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Pompeo Insists: No Sanctions Relief for North Korea Despite Pyongyang Claims

US Secretary of State Mike Pompeo (R), South Korea's Foreign Minister Kang Kyung-wha (C) and Japan's Foreign Minister Taro Kono (L) attend a joint news conference at the Foreign Ministry in Seoul on June 14, 2018. - North Korea's Kim Jong Un understands that denuclearisation must happen 'quickly', US Secretary …
KIM HONG-JI/AFP/Getty Images

U.S. Secretary of State Mike Pompeo assured reporters in a joint press conference with his Japanese and South Korean counterparts in Seoul Thursday that the United States is not considering removing sanctions on North Korea until its nuclear program verifiably ceases to exist.

Pompeo made similar remarks Wednesday in Seoul, expressing frustration with reporters who questioned why a joint statement on denuclearization signed by President Donald Trump and dictator Kim Jong-un did not include language that Pompeo had previously stated would be necessary to broker a deal: “complete, verifiable, irreversible” denuclearization.

While the Trump administration has been consistent in stating publicly that it would not lift sanctions on the regime before denuclearization was complete, North Korea’s state media have repeatedly stated that Trump said something else in private with Kim.

During his joint press briefing with South Korean Foreign Minister Kang Kyung-wha and Japanese Foreign Minister Taro Kono, Pompeo insisted that Kim Jong-un, following his meeting with Trump Tuesday, understood that no sanctions relief would come until he began dismantling his nuclear program in earnest.

Pompeo stated:

We believe that Chairman Kim Jong-un understands the urgency of the timing of completing this denuclearization, that he understands that we must do this quickly, and that sanctions relief – we should recall these are UN sanctions – that sanctions relief cannot take place until such time as we have demonstrated that North Korea has been completely denuclearized.

“Let me be very blunt. President Trump has been incredibly clear about the sequencing of denuclearizations and relief from the sanctions,” Pompeo added. “We’re going to get complete denuclearization; only then will there be relief from the sanctions.”

Pompeo insisted that “complete” denuclearization would require verification and proof that the process was irreversible, that North Korea could not immediately restart its nuclear program if talks hit a wall.

During a press briefing in Seoul Wednesday, Pompeo chided reporters who questioned why the words “irreversible” and “verifiable” were not part of Trump and Kim’s Singapore declaration.

“A lot has been made of the fact that the word ‘verifiable’ didn’t appear in the agreement. Let me assure you that the ‘complete’ encompasses verifiable in the minds of everyone concerned. One can’t completely denuclearize without validating, authenticating – you pick the word,” Pompeo stated.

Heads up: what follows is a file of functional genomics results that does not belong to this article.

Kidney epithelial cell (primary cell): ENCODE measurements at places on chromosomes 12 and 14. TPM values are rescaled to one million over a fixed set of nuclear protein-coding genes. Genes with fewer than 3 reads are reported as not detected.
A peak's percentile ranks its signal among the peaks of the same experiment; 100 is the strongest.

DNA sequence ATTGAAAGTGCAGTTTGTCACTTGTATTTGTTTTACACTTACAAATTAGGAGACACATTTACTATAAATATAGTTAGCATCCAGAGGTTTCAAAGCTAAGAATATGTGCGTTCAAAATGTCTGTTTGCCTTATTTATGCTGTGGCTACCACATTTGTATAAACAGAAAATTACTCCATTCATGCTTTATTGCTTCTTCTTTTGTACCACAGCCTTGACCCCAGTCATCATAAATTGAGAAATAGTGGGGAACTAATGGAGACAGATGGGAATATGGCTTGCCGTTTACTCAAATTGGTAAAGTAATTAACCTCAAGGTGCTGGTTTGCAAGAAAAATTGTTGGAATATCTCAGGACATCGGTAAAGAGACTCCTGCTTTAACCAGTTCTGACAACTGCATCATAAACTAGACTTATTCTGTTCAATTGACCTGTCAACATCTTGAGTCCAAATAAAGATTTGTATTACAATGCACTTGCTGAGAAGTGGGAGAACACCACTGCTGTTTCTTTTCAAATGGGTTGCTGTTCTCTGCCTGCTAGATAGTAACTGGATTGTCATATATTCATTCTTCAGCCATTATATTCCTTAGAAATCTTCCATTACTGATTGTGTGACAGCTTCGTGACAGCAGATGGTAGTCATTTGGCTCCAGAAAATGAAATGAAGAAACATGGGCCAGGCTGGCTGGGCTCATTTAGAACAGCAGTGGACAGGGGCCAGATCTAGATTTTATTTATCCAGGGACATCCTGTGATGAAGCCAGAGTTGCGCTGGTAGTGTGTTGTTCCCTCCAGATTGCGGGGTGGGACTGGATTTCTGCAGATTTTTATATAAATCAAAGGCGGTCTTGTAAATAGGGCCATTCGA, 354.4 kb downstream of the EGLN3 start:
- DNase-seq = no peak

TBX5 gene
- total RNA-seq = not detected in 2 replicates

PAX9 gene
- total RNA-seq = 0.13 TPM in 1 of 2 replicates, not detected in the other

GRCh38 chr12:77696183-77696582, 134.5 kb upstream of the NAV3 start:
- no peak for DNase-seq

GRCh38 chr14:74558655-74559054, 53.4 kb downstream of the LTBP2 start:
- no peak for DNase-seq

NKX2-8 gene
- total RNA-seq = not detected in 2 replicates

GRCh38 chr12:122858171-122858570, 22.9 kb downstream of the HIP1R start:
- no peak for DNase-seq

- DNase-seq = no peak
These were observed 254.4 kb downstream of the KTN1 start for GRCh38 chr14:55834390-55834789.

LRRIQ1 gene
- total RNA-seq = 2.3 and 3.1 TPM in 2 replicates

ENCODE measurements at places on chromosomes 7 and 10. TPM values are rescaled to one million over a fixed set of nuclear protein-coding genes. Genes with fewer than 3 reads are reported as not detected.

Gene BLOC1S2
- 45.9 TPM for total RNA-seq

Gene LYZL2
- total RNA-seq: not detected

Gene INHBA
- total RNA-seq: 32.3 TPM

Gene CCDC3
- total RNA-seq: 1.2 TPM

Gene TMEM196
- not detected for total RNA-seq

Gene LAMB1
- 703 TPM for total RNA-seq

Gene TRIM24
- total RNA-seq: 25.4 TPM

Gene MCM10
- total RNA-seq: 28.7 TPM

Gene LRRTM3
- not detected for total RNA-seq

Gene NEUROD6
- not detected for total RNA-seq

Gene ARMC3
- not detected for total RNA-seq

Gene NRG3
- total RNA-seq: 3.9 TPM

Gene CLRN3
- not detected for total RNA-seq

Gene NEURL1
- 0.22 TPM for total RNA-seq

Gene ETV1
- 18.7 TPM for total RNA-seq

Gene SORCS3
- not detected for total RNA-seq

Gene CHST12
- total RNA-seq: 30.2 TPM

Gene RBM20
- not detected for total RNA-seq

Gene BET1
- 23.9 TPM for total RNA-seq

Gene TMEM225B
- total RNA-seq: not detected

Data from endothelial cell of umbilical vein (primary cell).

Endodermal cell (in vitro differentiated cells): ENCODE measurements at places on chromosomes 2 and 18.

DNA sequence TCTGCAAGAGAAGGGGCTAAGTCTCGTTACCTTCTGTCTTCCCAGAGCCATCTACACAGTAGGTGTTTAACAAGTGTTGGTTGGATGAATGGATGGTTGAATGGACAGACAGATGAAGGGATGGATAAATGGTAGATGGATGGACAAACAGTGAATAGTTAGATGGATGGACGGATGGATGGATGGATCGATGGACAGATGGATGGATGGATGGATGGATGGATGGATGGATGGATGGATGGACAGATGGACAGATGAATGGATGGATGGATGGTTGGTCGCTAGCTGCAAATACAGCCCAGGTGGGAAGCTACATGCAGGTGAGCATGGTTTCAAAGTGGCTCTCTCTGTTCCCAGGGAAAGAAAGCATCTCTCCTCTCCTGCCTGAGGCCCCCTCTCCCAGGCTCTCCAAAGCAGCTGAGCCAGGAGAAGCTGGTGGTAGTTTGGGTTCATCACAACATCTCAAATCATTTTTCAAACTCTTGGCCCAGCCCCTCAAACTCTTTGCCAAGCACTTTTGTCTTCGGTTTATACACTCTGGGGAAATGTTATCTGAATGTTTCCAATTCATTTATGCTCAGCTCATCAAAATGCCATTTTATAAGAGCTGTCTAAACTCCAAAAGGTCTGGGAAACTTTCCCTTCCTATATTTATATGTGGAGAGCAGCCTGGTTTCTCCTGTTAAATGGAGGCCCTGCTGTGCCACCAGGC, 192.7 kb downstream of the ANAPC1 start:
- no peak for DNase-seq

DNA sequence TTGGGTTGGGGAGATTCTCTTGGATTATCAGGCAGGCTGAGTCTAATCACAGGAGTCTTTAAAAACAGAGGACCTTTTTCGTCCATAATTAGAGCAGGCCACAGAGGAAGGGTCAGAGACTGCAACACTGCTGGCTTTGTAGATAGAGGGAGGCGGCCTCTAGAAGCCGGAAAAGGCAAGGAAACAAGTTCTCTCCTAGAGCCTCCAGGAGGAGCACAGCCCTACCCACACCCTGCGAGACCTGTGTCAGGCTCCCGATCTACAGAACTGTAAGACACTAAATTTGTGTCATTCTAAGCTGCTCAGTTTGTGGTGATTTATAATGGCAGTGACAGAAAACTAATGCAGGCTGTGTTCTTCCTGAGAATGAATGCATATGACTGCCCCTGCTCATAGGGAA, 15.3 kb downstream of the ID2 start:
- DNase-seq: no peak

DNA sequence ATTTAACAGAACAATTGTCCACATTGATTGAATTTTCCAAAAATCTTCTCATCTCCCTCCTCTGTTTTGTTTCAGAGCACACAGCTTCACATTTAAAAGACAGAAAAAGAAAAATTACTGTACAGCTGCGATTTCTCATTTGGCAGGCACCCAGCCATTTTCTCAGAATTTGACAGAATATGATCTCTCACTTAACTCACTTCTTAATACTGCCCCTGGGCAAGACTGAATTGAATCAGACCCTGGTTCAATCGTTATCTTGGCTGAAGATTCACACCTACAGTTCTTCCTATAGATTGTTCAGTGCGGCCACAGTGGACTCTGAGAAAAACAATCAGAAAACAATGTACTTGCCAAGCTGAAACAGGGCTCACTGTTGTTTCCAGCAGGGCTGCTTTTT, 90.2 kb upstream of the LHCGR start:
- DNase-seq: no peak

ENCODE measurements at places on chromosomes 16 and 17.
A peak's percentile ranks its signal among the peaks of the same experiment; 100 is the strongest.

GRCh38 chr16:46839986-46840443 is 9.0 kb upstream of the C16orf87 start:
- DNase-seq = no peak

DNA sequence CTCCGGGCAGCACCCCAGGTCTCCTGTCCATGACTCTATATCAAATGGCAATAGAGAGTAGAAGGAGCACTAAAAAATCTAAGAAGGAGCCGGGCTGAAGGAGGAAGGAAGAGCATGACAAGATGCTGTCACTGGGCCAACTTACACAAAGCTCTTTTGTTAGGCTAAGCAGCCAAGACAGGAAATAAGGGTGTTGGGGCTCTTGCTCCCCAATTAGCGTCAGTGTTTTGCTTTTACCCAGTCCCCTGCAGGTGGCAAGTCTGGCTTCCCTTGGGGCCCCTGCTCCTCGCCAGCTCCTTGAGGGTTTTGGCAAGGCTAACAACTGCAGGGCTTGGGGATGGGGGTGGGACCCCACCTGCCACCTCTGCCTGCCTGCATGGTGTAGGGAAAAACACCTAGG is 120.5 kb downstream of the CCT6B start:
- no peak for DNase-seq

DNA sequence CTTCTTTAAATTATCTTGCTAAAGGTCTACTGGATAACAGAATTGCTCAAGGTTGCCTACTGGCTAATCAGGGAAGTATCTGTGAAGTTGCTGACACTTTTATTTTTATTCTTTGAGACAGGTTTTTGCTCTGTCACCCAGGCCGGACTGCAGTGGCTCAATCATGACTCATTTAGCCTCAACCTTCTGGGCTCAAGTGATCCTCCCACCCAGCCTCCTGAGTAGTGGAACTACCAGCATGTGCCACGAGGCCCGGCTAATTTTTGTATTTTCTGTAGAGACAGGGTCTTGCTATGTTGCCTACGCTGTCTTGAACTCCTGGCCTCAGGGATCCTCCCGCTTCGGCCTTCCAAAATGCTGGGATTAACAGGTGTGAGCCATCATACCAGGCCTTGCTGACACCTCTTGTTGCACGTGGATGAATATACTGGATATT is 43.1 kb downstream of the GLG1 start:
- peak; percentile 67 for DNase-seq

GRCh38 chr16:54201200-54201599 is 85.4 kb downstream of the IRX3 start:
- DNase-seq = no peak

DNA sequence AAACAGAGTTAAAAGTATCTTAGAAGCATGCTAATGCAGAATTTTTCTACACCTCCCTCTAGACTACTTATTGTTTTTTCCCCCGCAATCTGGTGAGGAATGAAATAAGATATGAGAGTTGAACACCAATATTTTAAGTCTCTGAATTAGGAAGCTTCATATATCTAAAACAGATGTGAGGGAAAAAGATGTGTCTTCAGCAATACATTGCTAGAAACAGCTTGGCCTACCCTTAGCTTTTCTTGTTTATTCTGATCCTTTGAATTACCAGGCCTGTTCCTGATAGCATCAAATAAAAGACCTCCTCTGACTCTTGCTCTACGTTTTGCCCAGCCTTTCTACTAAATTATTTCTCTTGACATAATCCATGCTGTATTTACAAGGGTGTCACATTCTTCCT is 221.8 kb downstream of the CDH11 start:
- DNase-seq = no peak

When a reporter noted that the words “verifiable” and “irreversible” were not in the statement, Pompeo said that was “just wrong” and that those words were there. The text of the joint statement reads, “The DPRK commits to work toward complete denuclearization of the Korean Peninsula.”

“Just so you know, you could ask me this – I find that question insulting and ridiculous and, frankly, ludicrous,” Pompeo said of a question on why the words were not in the statement. “I just have to be honest with you. It’s a game, and one ought not play games with serious matters like this.”

Pompeo also noted he was “not concerned” that North Korean state media had repeatedly said that Trump had agreed to lift sanctions on the rogue communist regime.

“I am confident that they understand what we’re prepared to do, a handful of things we’re likely not prepared to do. … I am equally confident they understand that there will be in-depth verification,” Pompeo insisted.

North Korea’s state newspaper Rodong Sinmun announced Wednesday that Trump had agreed to lift sanctions on the regime following the “epoch-making meeting much awaited by the whole world” between Kim and Trump. On Thursday, North Korean state television finally aired footage of the meeting between the president and the dictator, again stating Trump had agreed to lift sanctions on the regime.

The sanctions are considered the heaviest ever put on the Kim regime. When they finally passed the United Nations Security Council late last year, North Korea’s Foreign Ministry called them “an act of war violating peace and stability in the Korean peninsula.”

“There is no more fatal blunder than the miscalculation that the U.S. and its followers could check by already worn-out ‘sanctions’ the victorious advance of our people who have brilliantly accomplished the great historic cause of completing the state nuclear force,” the statement warned.

Trump did announce an end to joint military exercises with South Korea after his meeting with Kim.

“We will be stopping the war games which will save us a tremendous amount of money, unless and until we see the future negotiation is not going along like it should. But we’ll be saving a tremendous amount of money, plus I think it’s very provocative,” Trump said on Tuesday.

That statement appeared to be a surprise to the South Korean government, which issued a statement saying it still needed to figure out the exact meaning of Trump’s words. On Thursday, the office of leftist President Moon Jae-in said, “If North Korea implements denuclearization measures and sincere dialogue continues between South Korea and the North, the North and the United States, to ease their hostile relations, the country needs to flexibly change its military pressure against the North in the spirit of building mutual trust as agreed in the Panmunjom Declaration.”

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